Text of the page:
“What can we do if they come down here?” Cyn asked, leaning over the edge of her bunk to look at Arch directly.
“The only things I’ve thought of are hopeless,” Arch replied, telling her the truth. “We could get off the ship at sea somehow or, in some way, suborn the Germans to get the Captain to let us stay aboard without reporting us,” Arch stated, flatly.
The pilot began to laugh, and then was joined first by Atlantis and then Cyn, too.
Arch rubbed his head with both hands, but could not help smiling along with them. Both solutions were equally stupid and doomed to failure.
“Where’s the communications shack?” Doug asked, when the laughing quieted down.
“Communications?” Arch asked.
“They’ve only got ship to shore on this thing. Single-side-band back up, and marine short wave.
“Your point?” Arch asked, not understanding what he was getting at.
“Cut the power and they can’t transmit,” Cyn concluded
Arch stopped to think. They were right, but that didn’t solve the other details of getting off the ship without being interdicted.
“What are we supposed to do then?” Arch asked, “board ourselves up in here, and then fight our way off?”
“The German,” the pilot replied, “he was wearing a crossed lightening bolt insignia pin on his collar. He’s the communications officer. Cutting the power to the radios isn’t just to prevent the ship from giving us away. It’s to give the suspicious officer something much more critical and important to do while we wait out the trip.”
Arch listened and realized once again that he’d somehow been blessed with a collection of amateurs who were proving more valuable than any professional team he’d ever worked with. Suddenly, Arch was thrown back into a naval world with the drums silently beating ‘ramming speed’ into every part of his being.
They were in a race. The German communications officer would not likely act without confirmation of his suspicions about stowaways being on board. There was no way any of them could tell what he might know about what had happened on Kauai or the manhunt underway. There was no choice, though. They had to proceed as if he had guessed, and was after them.
“So, what do we do?” Cyn asked, after Arch laid out his suspicions and feelings. “We can’t stay locked up in here because he’ll be able to get in no matter what we do, and Doug’s friend isn’t going to protect us if it means her job.”
“The ship isn’t big enough to hide on for long,” Atlantis added, coming to the same conclusion Arch had come to a few seconds earlier.
“So, it’s the good news,” Doug said, smoking another cigarette against the rules and disregarding their comfort. Only Harpo seemed not to care, sniffing in the pilot’s direction, and then ignoring the smell.
“Good news?” the others said, together.
“Yeah, what are we going to do?” Doug asked. “Stay here and worry that the police, or somebody, will reach the ship by radio? You know, someone somewhere’s going to think about the ship sailing and maybe us on it. So we cut the communications line and that’s it, like I said. If the German’s come for us, then screw them. We get off on Maui as planned. The crew might contact the authorities there, but we’ll be on our way by then.” The pilot started a new cigarette from his still burning one. Nobody said anything for a full minute.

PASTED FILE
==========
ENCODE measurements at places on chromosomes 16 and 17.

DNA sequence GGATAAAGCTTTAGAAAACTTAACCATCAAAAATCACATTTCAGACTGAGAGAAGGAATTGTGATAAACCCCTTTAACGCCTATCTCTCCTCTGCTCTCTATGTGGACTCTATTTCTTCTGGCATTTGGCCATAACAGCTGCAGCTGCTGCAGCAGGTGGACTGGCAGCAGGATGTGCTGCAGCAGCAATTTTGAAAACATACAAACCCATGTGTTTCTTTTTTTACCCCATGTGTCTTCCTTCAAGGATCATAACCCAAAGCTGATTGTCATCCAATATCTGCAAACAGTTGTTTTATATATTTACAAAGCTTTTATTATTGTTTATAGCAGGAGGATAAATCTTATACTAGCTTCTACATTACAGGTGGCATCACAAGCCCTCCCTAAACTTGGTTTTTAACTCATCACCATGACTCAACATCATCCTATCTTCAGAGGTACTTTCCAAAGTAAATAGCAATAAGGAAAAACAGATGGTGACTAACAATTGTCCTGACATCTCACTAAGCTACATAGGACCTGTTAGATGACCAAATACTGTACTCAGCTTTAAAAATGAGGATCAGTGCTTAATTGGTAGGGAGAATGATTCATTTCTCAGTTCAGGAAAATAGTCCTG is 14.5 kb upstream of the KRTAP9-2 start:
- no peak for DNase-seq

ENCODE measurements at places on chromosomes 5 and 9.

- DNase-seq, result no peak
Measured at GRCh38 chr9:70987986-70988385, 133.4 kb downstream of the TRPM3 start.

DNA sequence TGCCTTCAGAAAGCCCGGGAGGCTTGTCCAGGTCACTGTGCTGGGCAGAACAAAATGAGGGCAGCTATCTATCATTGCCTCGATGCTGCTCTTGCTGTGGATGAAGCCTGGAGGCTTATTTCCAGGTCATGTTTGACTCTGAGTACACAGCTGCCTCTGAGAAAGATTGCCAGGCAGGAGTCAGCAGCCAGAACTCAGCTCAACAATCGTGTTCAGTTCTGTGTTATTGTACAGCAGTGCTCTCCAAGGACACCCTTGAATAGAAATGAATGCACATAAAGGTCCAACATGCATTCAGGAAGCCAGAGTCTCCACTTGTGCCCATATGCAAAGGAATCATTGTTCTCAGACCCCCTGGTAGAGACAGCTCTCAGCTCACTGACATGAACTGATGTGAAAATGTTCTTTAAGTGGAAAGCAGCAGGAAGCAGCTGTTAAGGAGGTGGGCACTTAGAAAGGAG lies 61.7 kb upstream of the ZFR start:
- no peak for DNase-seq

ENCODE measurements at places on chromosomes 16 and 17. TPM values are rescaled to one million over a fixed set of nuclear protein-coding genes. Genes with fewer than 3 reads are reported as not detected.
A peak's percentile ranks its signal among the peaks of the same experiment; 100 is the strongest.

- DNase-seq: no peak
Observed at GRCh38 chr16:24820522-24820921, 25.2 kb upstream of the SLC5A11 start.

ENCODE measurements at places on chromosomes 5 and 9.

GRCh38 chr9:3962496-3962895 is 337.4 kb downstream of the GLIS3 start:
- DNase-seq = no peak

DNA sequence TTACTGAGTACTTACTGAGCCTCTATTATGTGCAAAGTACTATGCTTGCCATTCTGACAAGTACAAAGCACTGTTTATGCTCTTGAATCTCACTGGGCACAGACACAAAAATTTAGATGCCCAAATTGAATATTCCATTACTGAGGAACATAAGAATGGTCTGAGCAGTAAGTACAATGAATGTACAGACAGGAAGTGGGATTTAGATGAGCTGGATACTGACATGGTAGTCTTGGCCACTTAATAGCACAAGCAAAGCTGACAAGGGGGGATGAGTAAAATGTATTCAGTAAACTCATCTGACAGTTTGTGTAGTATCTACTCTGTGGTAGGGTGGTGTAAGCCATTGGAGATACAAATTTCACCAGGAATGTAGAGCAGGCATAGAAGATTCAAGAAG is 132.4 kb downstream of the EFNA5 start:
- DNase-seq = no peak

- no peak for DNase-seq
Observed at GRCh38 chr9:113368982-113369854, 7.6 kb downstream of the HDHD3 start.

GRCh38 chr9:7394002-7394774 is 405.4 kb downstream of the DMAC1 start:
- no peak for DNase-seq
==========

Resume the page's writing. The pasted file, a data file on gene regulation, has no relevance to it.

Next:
“He’s spot on, you know,” Atlantis finally replied. “We cut the power line to wherever the communications shack or cabin or whatever it is.”
“How would we know where the electrical conduits are that power the radios?” Arch asked, with disappointment. The idea was sound, but how could they silence communications to, or from, the shore without going to open war with the whole crew.
“Upper deck,” the pilot said, blowing a puff of smoke upward while pointing with one finger in the same direction. “Up there. The communications deck is going to be on top and the line we want is the antenna wire or wires.”
“Cut the antenna wires and we’ve got radio silence until they find the problem,” Arch agreed, getting into the idea. “If we’re lucky they don’t find the cut until after we’re off and away. If they find it before we get off, then we’re screwed all over again, though”
“Nada,” the pilot said with a laugh. “We don’t just cut the wires like that. We take out a section a foot long, or so. Try fixing that in a few hours.”
“Okay,” Arch replied. “We don’t have any other plan that makes sense, except trying to sneak from deck to deck to avoid the Germans, which we may have to do anyway.”
“Harpo,” Cyn pointed out.
“Shit,” Arch whispered, looking down at the loyal dingo, who looked right back at him with a slight tilting of his head, as if to say ‘sorry.’ “You’re right. Can’t hide Harpo, no matter what we do.”
“Better get cracking,” Doug said, putting out his newly lit cigarette. “I’ll see if I can find a bolt cutter. Somebody’s got to go up and find out where the communications’ shack or center is located. There’s got to be a conduit or bunched wiring harness leading up to an obvious antenna.”
“Okay,” Arch agreed. “I’ll go with Atlantis. Cyn, you stay with Harpo, or better yet take him to the gym in case that Gestapo clown shows up.”